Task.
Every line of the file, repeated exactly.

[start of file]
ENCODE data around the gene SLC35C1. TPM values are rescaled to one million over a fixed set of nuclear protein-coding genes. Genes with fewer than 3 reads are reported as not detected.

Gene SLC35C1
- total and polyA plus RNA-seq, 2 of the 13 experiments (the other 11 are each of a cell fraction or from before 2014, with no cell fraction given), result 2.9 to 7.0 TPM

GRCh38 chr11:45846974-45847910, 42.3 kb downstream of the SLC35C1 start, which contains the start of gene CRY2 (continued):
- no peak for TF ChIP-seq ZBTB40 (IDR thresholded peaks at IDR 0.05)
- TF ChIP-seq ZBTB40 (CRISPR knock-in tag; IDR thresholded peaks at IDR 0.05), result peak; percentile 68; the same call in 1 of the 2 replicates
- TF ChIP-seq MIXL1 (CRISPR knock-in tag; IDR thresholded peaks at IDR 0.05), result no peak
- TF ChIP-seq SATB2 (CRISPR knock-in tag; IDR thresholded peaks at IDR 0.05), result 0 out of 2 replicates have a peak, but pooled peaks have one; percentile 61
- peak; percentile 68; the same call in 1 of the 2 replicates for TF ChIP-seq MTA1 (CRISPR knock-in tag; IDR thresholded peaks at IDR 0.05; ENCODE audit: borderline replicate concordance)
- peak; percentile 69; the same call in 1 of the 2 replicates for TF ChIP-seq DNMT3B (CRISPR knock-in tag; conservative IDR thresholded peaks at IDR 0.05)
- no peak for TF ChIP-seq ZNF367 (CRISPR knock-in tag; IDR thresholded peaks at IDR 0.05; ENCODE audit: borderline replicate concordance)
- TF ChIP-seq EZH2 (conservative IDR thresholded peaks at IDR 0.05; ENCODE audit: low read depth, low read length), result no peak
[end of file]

ENCODE data around the gene SLC35C1. TPM values are rescaled to one million over a fixed set of nuclear protein-coding genes. Genes with fewer than 3 reads are reported as not detected.

Gene SLC35C1
- total and polyA plus RNA-seq, 2 of the 13 experiments (the other 11 are each of a cell fraction or from before 2014, with no cell fraction given), result 2.9 to 7.0 TPM

GRCh38 chr11:45846974-45847910, 42.3 kb downstream of the SLC35C1 start, which contains the start of gene CRY2 (continued):
- no peak for TF ChIP-seq ZBTB40 (IDR thresholded peaks at IDR 0.05)
- TF ChIP-seq ZBTB40 (CRISPR knock-in tag; IDR thresholded peaks at IDR 0.05), result peak; percentile 68; the same call in 1 of the 2 replicates
- TF ChIP-seq MIXL1 (CRISPR knock-in tag; IDR thresholded peaks at IDR 0.05), result no peak
- TF ChIP-seq SATB2 (CRISPR knock-in tag; IDR thresholded peaks at IDR 0.05), result 0 out of 2 replicates have a peak, but pooled peaks have one; percentile 61
- peak; percentile 68; the same call in 1 of the 2 replicates for TF ChIP-seq MTA1 (CRISPR knock-in tag; IDR thresholded peaks at IDR 0.05; ENCODE audit: borderline replicate concordance)
- peak; percentile 69; the same call in 1 of the 2 replicates for TF ChIP-seq DNMT3B (CRISPR knock-in tag; conservative IDR thresholded peaks at IDR 0.05)
- no peak for TF ChIP-seq ZNF367 (CRISPR knock-in tag; IDR thresholded peaks at IDR 0.05; ENCODE audit: borderline replicate concordance)
- TF ChIP-seq EZH2 (conservative IDR thresholded peaks at IDR 0.05; ENCODE audit: low read depth, low read length), result no peak